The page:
Both President Biden and Republican Senator Marco Rubio subscribe to “common-good capitalism.” What then is preventing it from being our reigning model of capitalism?
Last week I touched on the shortcomings of the Protestant Work Ethic. Max Weber said it’s mostly about organization and efficiency, squeezing as much as possible out of time and space, trapping workers in an “iron cage” of rational calculation and control.
It’s our reigning model of capitalism. And it’s done much good. But modern western capitalism tends to narrowly focus on maximizing shareholder value, elevating personal choice while dissolving ties of community. The mantra is the market determines value. But this often comes at the cost of social wellbeing (what the Bible calls shalom).
We see this in the K-shaped recovery coming out of Covid. The two arms of the letter K depict the diverging paths between the wealthy (upward) and workers (downward). For instance, this past year, 2020, pay surged for 206 of 322 CEOs. The median raise for CEOs was nearly 15 percent.
This had been a trend for a while. CEOs now earn 320 times as much as a typical worker (as opposed to 40 percent in 1980). I’m all for the people who take the big risks that generate wealth reaping the big rewards. But Biden and Rubio sense something’s off here.
Rubio described it in a 2019 address at the Catholic University of America. He said we need to “restore common-good capitalism.” This model of capitalism is based on Catholic social teaching, a pre-Enlightenment work ethic that President Joe Biden also subscribes to.
That’s promising. What then is preventing it from being our reigning model of capitalism? Well, for starters, few Americans can imagine what Catholic social teaching looks like. Try this image, a figure-eight of two interconnected spheres. The right depicts social wellbeing. The left is economic prosperity. In this model, the right sphere drives the left.
This happens to align with how the brain’s two hemispheres interact. The right is broadly vigilant. It sees a larger picture, thinking both/and. The left hemisphere is narrowly focused, good at organization and efficiency. It thinks either/or. Today’s capitalists tend to bias the left hemisphere, focusing on economic prosperity while neglecting social wellbeing.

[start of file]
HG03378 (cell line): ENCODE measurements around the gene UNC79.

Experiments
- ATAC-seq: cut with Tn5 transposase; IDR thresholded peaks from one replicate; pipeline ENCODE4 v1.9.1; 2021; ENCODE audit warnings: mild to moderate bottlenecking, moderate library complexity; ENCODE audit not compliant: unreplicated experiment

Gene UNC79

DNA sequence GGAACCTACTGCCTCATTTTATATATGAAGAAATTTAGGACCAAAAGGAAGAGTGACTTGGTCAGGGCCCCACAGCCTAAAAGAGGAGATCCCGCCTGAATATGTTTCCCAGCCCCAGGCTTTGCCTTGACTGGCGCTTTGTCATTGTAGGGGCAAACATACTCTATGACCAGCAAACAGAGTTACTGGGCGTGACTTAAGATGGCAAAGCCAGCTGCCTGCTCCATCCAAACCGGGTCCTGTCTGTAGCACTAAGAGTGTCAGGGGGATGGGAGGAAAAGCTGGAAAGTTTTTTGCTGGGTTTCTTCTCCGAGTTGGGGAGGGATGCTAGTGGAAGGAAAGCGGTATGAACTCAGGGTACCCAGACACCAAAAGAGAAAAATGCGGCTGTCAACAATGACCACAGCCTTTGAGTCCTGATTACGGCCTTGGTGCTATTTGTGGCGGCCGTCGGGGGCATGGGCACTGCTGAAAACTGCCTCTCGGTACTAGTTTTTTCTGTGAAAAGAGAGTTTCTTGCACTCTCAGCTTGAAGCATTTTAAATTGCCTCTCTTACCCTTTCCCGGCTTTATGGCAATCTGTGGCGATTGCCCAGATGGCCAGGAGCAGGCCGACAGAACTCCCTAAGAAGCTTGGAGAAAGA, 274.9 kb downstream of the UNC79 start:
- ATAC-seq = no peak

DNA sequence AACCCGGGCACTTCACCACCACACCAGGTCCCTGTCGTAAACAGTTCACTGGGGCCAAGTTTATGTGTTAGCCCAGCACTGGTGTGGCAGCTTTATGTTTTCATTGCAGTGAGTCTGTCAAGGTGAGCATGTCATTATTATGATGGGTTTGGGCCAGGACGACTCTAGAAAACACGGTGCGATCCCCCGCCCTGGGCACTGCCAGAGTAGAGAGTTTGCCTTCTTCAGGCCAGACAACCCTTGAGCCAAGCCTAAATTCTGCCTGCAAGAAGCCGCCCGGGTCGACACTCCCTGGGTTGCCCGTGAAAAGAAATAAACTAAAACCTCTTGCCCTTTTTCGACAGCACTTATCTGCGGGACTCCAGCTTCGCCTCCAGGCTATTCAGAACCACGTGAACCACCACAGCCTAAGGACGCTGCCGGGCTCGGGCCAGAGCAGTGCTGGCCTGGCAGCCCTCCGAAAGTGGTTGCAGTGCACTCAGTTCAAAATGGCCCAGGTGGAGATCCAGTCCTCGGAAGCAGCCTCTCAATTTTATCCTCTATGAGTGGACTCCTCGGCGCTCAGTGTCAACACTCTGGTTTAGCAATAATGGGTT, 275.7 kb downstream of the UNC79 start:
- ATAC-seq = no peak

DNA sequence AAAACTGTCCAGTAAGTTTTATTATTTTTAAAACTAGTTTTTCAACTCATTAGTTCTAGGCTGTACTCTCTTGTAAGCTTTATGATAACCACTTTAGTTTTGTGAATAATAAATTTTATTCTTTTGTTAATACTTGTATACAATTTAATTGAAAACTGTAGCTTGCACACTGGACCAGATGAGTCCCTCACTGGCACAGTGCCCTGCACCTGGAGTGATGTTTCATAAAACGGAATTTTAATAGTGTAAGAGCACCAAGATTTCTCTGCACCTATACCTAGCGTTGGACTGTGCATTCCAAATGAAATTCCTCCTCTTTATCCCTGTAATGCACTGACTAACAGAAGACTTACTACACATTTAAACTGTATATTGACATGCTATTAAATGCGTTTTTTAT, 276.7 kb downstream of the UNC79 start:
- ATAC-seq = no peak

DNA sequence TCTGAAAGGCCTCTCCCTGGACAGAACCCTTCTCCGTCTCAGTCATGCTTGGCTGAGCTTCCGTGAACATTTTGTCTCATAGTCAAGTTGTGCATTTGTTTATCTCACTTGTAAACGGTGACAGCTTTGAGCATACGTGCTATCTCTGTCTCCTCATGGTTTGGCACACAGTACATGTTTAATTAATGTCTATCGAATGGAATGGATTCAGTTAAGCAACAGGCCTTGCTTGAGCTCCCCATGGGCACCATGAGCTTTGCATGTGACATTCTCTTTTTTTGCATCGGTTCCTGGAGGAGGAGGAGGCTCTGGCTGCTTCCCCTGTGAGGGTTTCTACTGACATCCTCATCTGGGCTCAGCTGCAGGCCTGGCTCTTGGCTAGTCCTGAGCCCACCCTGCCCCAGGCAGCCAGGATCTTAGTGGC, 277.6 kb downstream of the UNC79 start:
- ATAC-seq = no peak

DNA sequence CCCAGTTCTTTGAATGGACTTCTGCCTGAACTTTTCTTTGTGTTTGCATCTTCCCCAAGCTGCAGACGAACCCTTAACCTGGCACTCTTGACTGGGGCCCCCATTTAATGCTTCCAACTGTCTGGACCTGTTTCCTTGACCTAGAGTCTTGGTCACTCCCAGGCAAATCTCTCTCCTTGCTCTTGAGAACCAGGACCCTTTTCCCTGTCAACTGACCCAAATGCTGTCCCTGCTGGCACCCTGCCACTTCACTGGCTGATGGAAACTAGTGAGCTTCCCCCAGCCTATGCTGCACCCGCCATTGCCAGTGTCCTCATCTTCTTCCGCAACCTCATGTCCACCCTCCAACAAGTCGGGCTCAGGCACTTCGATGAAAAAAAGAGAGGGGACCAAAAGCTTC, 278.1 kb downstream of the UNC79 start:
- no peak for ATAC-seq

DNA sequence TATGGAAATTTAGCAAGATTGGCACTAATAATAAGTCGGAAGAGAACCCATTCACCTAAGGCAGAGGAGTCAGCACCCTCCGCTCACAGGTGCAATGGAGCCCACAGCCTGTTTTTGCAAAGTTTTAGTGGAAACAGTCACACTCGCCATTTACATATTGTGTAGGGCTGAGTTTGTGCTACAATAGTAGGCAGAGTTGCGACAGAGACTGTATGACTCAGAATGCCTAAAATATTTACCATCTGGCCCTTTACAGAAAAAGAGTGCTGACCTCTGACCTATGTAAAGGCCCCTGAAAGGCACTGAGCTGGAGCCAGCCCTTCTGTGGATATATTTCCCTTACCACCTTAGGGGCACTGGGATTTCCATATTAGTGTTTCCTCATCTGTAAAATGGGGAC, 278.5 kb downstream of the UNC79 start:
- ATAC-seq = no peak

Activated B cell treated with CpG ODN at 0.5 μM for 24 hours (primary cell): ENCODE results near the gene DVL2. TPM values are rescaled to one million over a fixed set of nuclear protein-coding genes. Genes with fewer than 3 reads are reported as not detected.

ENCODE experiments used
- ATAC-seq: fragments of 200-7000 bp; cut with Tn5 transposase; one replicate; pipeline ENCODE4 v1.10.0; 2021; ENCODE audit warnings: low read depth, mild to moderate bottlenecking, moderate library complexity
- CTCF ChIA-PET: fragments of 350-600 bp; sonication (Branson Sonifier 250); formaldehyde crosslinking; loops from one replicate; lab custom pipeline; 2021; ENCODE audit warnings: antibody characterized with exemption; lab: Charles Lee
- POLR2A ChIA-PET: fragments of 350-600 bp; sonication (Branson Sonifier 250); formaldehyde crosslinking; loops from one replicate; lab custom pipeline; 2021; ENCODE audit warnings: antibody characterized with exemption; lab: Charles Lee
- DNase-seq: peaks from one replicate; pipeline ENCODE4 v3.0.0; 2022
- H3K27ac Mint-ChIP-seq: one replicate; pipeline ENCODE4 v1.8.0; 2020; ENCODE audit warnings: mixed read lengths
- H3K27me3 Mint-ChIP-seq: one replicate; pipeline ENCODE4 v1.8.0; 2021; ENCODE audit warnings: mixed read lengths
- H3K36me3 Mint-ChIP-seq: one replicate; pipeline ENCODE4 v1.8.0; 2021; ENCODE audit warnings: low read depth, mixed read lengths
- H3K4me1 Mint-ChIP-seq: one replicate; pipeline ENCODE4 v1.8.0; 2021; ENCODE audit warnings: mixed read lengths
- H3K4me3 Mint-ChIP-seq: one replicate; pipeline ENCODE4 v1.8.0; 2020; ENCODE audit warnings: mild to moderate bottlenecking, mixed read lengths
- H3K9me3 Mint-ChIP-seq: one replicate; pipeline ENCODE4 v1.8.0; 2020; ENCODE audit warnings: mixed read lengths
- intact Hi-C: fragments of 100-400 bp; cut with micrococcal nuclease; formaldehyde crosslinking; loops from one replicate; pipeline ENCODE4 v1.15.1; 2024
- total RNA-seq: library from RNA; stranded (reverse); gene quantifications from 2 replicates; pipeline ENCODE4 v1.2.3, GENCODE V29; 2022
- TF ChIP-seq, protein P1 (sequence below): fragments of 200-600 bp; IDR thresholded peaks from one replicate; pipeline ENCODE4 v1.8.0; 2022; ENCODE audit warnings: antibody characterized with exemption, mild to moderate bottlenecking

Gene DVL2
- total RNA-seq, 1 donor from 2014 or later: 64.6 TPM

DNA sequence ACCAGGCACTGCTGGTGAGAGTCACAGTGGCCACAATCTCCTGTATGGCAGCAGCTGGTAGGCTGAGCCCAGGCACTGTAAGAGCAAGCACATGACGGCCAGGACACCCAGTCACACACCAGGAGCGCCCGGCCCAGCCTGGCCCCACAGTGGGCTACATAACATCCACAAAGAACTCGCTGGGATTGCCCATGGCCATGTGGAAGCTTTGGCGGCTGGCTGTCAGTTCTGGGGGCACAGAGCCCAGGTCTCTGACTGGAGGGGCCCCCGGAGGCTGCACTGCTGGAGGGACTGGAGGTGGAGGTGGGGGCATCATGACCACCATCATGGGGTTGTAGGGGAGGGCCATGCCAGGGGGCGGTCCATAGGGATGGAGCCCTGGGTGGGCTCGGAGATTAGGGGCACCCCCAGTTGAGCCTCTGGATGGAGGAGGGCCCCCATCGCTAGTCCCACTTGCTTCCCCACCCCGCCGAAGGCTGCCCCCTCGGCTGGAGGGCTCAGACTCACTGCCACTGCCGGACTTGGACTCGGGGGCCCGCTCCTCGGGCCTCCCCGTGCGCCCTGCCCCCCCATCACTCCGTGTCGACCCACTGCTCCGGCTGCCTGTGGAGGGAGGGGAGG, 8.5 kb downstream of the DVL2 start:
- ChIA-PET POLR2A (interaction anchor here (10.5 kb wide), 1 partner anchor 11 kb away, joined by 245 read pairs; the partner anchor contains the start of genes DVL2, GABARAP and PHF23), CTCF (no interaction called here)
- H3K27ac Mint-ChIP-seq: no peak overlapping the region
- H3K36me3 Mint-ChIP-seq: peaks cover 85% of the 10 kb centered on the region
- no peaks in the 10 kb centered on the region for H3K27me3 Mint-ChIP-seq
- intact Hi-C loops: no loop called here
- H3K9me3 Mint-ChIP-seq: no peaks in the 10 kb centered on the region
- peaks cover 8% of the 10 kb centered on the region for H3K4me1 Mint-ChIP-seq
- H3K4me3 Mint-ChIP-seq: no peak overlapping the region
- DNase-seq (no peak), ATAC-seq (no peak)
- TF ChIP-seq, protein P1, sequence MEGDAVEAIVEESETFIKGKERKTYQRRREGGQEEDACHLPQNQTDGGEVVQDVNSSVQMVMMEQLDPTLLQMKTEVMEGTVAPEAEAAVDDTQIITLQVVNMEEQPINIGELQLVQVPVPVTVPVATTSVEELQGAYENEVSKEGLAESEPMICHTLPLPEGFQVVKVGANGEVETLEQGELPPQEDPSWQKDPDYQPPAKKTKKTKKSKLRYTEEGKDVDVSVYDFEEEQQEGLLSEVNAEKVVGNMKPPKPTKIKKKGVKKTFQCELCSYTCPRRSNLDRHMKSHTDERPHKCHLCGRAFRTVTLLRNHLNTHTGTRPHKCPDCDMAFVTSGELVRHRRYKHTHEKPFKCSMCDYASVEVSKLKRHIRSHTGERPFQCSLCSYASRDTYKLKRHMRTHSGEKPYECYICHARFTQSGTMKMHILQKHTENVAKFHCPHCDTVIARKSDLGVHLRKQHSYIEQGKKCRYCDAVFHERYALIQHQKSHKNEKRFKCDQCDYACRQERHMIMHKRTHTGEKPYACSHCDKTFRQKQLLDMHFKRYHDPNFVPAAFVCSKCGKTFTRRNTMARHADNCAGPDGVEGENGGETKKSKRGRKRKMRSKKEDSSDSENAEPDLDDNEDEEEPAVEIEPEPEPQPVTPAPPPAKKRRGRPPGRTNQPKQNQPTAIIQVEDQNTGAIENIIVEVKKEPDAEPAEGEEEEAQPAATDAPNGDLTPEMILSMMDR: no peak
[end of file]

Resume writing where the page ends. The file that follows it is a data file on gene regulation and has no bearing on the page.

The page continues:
This is evident in tech and social media. Ask anyone who’s done well financially in social media or tech if they feel they’re destroying a generation. You’ll typically hear: Not my problem. This blindness defines too much of modern western capitalism.
Before the modern era, before the Enlightenment, Catholic social teaching yielded a capitalism that’s both/and, social wellbeing driving economic prosperity. I’m not Catholic, but I think it’s correct. My concern is that few Americans, Protestant and Catholic, seem to be familiar with Catholic social teaching.
Some of this is due to Protestants often being allergic to anything Catholic. But it’s more the result of 95 percent of the western world biasing the left hemisphere. We “narrow-frame” capitalism. This is evident in Democrats demonizing capitalism for ignoring social wellbeing. It’s evident in Republicans applauding capitalism for maximizing individual shareholder value.
But the biggest problem might be the fact that only 0.1 percent of organizations in the US have the infrastructure to think both/and. This means 99.9 percent of our institutions, including our political parties, think either/or. So Biden and Rubio can subscribe to common-good capitalism, but they’ll most likely be pulled by their respective party’s institutions toward a narrow focus on social wellbeing or economic prosperity—not both.
The way forward is restoring institutional thinking. Good ideas (like common-good capitalism) don’t succeed because of their inherent truthfulness, wrote Peter Berger, “but rather because of their connection to very powerful institutions.” Restoring common-good capitalism requires our political institutions institutionalizing it. Can this happen?
Of course it can. But how likely is this to happen? I don’t know, but it’ll never happen apart from institutional thinking. We just happen to have written a little book on the subject. You can download it for free. It might make for good reading on this Memorial Day.
 Chip Heath and Dan Heath, Decisive: How to Make Better Decisions in Life and Work (Currency, 2013)
 Charles I. Stubbart and Michael B. Knight, “The Case of the Disappearing Firms: Empirical Evidence and Implications,” Journal of Organizational Behavior, 27/1 (February 2006): 79-100